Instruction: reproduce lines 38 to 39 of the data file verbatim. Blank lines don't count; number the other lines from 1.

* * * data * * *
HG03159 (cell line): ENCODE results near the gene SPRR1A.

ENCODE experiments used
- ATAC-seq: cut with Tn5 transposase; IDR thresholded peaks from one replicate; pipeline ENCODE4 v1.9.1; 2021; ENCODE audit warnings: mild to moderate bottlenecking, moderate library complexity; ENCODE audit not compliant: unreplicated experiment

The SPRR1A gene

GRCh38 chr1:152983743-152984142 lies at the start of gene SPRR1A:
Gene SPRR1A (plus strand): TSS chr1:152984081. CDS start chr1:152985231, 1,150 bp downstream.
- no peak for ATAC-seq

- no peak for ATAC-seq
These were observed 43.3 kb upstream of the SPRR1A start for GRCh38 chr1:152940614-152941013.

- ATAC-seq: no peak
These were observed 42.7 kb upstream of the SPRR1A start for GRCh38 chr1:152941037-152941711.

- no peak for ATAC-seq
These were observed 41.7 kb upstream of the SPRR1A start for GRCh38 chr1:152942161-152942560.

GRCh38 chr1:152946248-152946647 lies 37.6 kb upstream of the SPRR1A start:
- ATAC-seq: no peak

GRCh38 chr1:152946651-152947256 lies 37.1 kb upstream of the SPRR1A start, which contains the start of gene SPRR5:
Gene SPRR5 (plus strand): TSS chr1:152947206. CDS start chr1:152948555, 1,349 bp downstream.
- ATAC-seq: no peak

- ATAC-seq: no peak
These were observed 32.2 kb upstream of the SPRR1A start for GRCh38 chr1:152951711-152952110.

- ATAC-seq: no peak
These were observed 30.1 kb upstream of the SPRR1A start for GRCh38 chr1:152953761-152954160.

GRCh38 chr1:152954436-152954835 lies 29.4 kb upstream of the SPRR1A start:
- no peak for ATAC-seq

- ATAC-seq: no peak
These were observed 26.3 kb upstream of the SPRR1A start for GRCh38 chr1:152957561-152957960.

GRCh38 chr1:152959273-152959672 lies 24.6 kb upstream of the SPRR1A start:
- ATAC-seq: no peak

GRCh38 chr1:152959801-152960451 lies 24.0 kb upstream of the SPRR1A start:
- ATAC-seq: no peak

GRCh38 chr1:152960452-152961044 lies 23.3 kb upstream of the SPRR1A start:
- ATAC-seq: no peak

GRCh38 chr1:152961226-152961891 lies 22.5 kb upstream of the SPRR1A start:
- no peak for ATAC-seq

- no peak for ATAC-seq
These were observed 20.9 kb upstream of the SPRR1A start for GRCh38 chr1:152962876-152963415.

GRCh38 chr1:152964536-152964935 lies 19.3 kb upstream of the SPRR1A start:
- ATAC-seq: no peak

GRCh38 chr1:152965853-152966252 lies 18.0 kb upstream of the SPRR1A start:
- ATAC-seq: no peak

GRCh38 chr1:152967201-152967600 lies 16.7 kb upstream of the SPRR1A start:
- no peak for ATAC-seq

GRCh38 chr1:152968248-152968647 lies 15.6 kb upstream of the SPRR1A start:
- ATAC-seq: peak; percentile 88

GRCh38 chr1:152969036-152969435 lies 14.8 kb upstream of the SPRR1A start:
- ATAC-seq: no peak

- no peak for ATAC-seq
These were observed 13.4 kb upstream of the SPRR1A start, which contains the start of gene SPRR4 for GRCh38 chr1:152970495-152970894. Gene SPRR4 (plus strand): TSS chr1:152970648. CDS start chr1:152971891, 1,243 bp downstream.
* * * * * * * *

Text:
- ATAC-seq: no peak

GRCh38 chr1:152965853-152966252 lies 18.0 kb upstream of the SPRR1A start: